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  1. #1

    Default How Far After a Violation Can You Be Cited for It

    My question involves a speeding ticket from the State of: Washington State. I had been pulled over for an unsafe lane change (totally my fault). Once pulled over the officer said he had also paced me doing 70 in a 50. The are he was referring to was almost 5 miles back. Do you know if there is a limit to how far you can be pulled over for violation? 3 miles? 4 maybe even 5? I could sure use your expertise.

  2. #2
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    Default Re: How Far After a Violation Can You Be Cited for It

    There is no "bright line" rule of law on this in any jurisdiction probably.

    I have never myself personally read any case law addressing this question as a possible Unreasonable seizure!!

  3. #3
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    Default Re: How Far After a Violation Can You Be Cited for It

    As long as the violation was committed within his "jurisdiction," he is in what is known as "hot pursuit."

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    Default Re: How Far After a Violation Can You Be Cited for It

    Quote Quoting BrendanjKeegan
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    As long as the violation was committed within his "jurisdiction," he is in what is known as "hot pursuit."
    I have to disagree here. HP is when a chase is in effect, not simply following a person.

    IF WA police do not have statewide jurisdiction, I imagine they can cross over any border if a crime was witnessed in thier jurisdiction or "borderline".

    He never said it was from one jurisdiction to another either.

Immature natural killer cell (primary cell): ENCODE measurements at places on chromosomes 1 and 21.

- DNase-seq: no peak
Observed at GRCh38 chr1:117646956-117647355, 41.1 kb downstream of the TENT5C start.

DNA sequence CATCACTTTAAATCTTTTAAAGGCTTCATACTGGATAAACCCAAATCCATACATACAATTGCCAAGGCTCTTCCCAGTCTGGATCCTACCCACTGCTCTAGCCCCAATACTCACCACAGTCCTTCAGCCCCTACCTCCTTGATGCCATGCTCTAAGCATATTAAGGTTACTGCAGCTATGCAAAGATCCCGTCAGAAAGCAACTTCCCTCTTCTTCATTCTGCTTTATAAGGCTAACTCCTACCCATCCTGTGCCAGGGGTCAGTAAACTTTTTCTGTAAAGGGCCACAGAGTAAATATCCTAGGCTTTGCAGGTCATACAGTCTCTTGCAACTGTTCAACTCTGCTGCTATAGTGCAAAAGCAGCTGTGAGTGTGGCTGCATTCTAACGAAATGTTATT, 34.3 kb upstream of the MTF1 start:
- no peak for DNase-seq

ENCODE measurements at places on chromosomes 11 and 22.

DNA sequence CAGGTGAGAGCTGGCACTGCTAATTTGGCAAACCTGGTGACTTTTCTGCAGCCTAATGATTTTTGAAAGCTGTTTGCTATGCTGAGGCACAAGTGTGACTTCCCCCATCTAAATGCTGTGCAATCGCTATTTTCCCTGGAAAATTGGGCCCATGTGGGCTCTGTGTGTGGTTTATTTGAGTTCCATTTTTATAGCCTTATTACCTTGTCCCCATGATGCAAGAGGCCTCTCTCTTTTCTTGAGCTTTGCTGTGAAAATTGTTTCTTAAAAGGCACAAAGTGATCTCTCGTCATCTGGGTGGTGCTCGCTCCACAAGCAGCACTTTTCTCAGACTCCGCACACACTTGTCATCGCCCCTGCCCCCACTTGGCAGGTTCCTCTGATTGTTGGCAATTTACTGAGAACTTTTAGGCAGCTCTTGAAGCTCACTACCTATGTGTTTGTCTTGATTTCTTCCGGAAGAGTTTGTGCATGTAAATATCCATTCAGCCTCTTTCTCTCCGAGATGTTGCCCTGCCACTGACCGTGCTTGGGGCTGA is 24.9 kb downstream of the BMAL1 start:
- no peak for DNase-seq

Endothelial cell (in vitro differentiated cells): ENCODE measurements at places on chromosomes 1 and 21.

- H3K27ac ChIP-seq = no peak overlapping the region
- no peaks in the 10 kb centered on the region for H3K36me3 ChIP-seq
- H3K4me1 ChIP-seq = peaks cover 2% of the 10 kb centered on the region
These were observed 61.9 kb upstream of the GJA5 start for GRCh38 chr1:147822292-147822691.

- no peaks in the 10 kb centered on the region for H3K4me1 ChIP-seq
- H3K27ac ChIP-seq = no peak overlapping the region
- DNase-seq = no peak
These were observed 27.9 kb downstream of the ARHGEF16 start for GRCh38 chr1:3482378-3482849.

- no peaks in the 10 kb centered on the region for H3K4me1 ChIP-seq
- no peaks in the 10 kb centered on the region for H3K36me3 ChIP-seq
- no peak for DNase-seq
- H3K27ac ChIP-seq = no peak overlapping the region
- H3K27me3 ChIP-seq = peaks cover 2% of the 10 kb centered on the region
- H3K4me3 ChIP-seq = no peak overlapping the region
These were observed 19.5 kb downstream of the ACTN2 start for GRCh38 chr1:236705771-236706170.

5. #5

    Default Re: How Far After a Violation Can You Be Cited for It

    I recall in drivers ed. or something like that, they were talking about how an officer cannot cite you for an infraction depending of how many miles back it was. Is this not the case?

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    Default Re: How Far After a Violation Can You Be Cited for It

    I've never heard of any such law in any state, or even a law that says the police can't issue you a ticket days later.

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    Default Re: How Far After a Violation Can You Be Cited for It

    I believe you to be mistaken.

    Unless there is a specific law addressing this, you loose.

    I have never heard of, in any state, a law that says an officer can not cite unless he pulls over the offender within so many miles or minutes? Department policy maybe for a citation, but law?

  8. #8
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    Default Re: How Far After a Violation Can You Be Cited for It

    Quote Quoting BOR
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    I have to disagree here.
    That's a rather tight application of "Hot" or "Fresh Pursuit."

    Have a look at this article from the Michigan Law Review.